Dr. Marshall served from 2002 to 2005 on the Board of Trustees of Florida State University and for four years as chair of the Bethune Cookman University Board of Trustees in Daytona Beach.
In January 2005, he was appointed as a member of the Florida Board of Governors. He also served on the board of directors of the Southern Scholarship Foundation, and as a member of the Advisory Board of The American Studies Institute of Harding University. Dr. Marshall received Honorary Doctorates from The University of Florida, Harding University (in Searcy, Arkansas), Flagler College, and Bethune Cookman University.

Dr. Marshall dearly loved Florida and the Tallahassee area and was passionate in serving the community. He served as Chairman of the Leon County United Way and as a member of the Board of Directors of The Tallahassee Memorial Regional Medical Center and the Tallahassee Area Chamber of Commerce. He also served as president of the Deeb Scholarship Foundation and as the Founding Chairman of PEN of Florida, a non-union professional teachers' organization.
He received, in 2002, the Lifetime Leadership Award by the Tallahassee Area Chamber of Commerce. Stan has been a member of the Rotary Club of Tallahassee since 1969 and served as Club President in 1992-93. He received the Frederick Clifton Moore Award in 1995 and is a Paul Harris Fellow.
Dr. Marshall and his family have been active members of Trinity United Methodist Church in Tallahassee since 1958. For many years the Marshalls owned and operated 250-acre cattle farms in Gadsden County, FL and later in Southwest Georgia.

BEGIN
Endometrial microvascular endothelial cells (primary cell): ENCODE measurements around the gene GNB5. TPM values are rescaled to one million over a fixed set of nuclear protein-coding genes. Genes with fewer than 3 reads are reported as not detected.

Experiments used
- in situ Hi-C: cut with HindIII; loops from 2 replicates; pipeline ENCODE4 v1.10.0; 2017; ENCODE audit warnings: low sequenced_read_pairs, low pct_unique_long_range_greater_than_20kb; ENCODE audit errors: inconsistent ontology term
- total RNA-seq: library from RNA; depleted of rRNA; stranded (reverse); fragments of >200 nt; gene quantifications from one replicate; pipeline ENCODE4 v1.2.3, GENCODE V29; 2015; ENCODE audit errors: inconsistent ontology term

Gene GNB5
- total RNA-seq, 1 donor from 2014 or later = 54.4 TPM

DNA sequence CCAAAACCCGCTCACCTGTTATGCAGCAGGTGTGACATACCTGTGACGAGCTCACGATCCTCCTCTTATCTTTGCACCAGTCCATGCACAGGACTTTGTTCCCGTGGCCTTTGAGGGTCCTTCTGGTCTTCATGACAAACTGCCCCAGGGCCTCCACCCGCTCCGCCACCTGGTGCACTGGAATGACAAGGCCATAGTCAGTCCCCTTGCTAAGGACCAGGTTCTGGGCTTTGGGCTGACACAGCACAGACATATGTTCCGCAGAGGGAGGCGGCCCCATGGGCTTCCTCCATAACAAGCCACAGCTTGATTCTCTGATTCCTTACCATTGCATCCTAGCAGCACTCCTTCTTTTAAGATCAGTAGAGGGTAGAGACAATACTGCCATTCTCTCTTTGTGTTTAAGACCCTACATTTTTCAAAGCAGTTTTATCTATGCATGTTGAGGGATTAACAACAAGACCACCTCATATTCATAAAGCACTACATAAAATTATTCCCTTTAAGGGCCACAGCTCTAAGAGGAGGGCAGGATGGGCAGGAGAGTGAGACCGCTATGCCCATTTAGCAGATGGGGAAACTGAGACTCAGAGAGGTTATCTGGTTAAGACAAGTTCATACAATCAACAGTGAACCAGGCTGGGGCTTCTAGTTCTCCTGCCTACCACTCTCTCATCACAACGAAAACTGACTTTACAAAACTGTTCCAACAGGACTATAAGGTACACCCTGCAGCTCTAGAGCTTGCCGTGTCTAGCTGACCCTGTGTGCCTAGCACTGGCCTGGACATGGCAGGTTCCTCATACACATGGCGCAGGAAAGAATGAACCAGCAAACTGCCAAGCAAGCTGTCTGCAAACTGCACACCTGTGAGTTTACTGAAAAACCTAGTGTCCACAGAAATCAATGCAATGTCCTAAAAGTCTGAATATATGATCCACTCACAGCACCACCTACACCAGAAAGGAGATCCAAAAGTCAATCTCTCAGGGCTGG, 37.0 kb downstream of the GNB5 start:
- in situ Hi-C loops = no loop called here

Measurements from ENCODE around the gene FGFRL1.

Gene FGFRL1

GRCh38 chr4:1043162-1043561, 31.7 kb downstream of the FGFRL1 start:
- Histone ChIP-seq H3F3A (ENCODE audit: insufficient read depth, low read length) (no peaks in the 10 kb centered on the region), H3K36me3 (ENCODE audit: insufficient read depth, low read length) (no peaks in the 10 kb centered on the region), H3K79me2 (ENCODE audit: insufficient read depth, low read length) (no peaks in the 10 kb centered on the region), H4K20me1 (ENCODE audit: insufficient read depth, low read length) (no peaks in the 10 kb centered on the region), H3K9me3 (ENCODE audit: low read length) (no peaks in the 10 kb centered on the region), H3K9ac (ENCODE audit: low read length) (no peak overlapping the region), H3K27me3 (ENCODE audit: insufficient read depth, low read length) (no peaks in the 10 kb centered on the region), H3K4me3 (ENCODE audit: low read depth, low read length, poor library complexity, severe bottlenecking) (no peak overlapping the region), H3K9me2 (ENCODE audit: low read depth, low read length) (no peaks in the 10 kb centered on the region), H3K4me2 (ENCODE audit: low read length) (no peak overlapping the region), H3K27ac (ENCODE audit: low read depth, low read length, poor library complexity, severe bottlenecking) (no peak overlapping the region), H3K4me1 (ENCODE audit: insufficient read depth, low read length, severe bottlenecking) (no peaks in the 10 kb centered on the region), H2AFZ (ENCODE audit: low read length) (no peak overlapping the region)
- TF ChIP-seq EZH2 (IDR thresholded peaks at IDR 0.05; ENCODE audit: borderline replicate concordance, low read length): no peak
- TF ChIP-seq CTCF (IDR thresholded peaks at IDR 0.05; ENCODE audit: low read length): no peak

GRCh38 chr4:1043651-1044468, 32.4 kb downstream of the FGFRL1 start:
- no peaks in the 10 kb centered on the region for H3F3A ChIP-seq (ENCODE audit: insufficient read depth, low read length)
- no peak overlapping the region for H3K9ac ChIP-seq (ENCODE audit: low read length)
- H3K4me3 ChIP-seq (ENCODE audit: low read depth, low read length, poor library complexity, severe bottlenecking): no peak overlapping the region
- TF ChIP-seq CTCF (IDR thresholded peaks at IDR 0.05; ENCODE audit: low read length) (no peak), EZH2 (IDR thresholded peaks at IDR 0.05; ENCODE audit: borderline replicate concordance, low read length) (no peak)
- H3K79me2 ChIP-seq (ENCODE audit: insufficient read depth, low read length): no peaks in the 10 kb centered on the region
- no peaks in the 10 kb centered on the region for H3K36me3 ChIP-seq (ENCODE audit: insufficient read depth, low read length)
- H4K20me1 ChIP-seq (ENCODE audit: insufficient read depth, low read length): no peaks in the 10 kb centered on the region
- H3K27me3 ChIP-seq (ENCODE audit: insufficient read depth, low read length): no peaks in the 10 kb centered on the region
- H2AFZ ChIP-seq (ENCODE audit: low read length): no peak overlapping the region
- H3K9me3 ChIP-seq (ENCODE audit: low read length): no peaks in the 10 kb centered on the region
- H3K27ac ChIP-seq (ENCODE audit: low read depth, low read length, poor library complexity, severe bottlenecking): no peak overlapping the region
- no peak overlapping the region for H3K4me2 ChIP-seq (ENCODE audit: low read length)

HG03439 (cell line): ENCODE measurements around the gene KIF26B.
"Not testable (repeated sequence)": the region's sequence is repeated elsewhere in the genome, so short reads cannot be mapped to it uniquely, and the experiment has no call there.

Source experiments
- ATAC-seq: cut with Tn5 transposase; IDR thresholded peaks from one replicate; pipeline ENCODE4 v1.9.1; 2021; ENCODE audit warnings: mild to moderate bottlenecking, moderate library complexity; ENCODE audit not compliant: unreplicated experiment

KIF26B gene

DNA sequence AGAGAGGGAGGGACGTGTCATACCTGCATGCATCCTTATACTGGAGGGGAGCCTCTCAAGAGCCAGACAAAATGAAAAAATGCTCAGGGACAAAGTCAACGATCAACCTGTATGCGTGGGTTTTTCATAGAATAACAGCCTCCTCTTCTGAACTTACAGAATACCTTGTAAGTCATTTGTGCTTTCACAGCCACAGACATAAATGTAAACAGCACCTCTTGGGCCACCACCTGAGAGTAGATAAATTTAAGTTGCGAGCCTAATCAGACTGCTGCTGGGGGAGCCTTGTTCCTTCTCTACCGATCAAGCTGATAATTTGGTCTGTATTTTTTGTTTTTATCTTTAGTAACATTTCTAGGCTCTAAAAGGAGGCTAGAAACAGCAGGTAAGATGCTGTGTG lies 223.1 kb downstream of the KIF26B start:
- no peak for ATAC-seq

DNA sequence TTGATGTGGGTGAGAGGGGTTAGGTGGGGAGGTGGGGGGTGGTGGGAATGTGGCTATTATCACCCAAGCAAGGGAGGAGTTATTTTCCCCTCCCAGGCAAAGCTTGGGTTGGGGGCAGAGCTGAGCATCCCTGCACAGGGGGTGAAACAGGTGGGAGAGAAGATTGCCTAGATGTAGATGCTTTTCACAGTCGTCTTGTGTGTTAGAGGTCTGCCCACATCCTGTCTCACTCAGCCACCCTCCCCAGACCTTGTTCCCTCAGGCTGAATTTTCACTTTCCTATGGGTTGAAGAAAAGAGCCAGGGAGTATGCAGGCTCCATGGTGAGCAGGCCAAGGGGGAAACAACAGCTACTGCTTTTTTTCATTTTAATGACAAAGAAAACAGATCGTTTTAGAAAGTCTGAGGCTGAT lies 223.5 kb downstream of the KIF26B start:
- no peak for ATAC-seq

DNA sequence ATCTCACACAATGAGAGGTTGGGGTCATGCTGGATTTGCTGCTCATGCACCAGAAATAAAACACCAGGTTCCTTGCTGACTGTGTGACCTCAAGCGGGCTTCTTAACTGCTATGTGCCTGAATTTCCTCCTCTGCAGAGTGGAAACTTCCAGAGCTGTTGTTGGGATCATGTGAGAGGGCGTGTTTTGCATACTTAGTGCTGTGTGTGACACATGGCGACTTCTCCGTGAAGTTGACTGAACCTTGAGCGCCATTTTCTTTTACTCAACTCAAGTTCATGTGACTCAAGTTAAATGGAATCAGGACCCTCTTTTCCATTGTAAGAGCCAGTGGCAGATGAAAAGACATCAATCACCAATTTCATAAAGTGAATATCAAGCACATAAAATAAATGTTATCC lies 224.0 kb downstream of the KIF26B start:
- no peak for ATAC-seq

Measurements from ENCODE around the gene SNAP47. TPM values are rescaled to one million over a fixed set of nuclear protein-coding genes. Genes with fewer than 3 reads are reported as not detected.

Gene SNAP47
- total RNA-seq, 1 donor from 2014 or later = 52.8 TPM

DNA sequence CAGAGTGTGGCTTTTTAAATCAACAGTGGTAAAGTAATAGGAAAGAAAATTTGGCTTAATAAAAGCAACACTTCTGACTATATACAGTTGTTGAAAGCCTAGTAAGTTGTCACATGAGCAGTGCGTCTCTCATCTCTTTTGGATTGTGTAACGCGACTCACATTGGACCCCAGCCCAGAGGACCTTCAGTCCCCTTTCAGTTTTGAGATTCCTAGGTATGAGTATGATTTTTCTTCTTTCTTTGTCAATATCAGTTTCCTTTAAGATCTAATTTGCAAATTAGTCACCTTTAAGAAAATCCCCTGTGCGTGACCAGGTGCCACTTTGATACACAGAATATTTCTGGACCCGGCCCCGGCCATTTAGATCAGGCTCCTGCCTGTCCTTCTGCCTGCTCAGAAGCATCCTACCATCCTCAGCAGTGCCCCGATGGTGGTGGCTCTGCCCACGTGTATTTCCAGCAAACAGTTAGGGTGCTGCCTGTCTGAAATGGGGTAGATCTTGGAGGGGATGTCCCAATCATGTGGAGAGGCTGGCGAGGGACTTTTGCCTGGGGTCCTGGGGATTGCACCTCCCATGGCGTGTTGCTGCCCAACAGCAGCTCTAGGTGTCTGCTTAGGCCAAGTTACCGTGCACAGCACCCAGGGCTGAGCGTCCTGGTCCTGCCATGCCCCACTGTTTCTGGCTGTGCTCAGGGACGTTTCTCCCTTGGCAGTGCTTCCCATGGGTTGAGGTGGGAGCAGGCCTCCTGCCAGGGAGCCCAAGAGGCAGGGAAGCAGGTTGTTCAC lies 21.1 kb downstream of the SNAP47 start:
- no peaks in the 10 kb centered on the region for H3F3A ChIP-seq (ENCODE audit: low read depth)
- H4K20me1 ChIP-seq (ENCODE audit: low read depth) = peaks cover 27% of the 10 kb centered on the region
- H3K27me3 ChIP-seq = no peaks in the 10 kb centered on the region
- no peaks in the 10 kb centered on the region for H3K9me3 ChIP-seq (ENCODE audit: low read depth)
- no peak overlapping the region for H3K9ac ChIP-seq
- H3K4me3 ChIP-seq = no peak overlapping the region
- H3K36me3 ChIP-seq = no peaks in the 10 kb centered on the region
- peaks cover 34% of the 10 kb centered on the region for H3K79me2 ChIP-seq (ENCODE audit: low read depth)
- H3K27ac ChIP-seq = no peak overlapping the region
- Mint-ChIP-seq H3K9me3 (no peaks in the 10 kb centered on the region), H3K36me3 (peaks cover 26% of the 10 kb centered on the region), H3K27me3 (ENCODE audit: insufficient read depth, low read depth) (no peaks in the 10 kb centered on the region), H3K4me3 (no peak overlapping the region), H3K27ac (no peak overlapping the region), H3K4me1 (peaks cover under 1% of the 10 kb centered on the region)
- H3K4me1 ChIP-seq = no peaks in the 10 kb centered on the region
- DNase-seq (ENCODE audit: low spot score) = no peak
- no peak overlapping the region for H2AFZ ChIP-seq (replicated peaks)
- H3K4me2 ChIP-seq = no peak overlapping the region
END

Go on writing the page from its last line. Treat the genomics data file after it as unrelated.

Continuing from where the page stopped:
Throughout his life, Dr. Marshall was also involved in serving national organizations relating to science education, medicine and the military.
He was the Founding Editor of The Journal of Research in Science Teaching and served as an advisor to Encyclopedia Britannica Films, the National Science Foundation, and the U. S. Department of Education. He served as President of the National Association of State Universities and Land Grant Colleges, Southern Region.
He served for five years on the Secretary of the Navy's Advisory Board on Naval Education and Training and as advisor to the Secretary of the Army on On-Campus Army ROTC programs. He served for five years as a member of the Board of Regents of The National Library of Medicine, and is a Fellow of The American Association for the Advancement of Science, where he served on the AAAS Commission of Science Education.

He was married for 48 years, until his death, to the former Shirley Slade of Gladewater, Texas.
They have five grown children and fourteen grandchildren; eleven boys and three girls. The children are son David Marshall (wife JoAnn); daughter Sue Jones; son John Marshall (wife Rebecca); daughter Kimberly Rosero (husband George), and son Drew Marshall (wife Jodi). The grandchildren are Matthew and Peter Marshall; McLain Jones (wife Matille), Kimberly Jones Lindsay (husband Ryan) and Carson Jones; Luke, Kate, William and Matthew Marshall; Jackson, Benjamin and Carson Rosero; and Lilly Ann and James Marshall.

As the patriarch of the Marshall family, Stanley's legacy is his love, valued life lessons, extraordinary work ethic, the strength to meet each new day with a zest for life, a commitment to do the best at every task, and especially to love and care for each other and those we meet. In addition, Dr. Marshall felt that one of his greatest legacies is the founding of the James Madison Institute in 1987.
The family wishes to express their heartfelt thanks to Big Bend Hospice.

A memorial service will be held at Trinity United Methodist Church, 120 West Park Avenue, Tallahassee, on Monday, June 16 at 11:00 A.M. Should friends desire, in lieu of flowers contributions may be sent to the Southern Scholarship Foundation, Inc. at 322 Stadium Drive, Tallahassee, Florida.
Published in Tallahassee Democrat from June 10 to June 14, 2014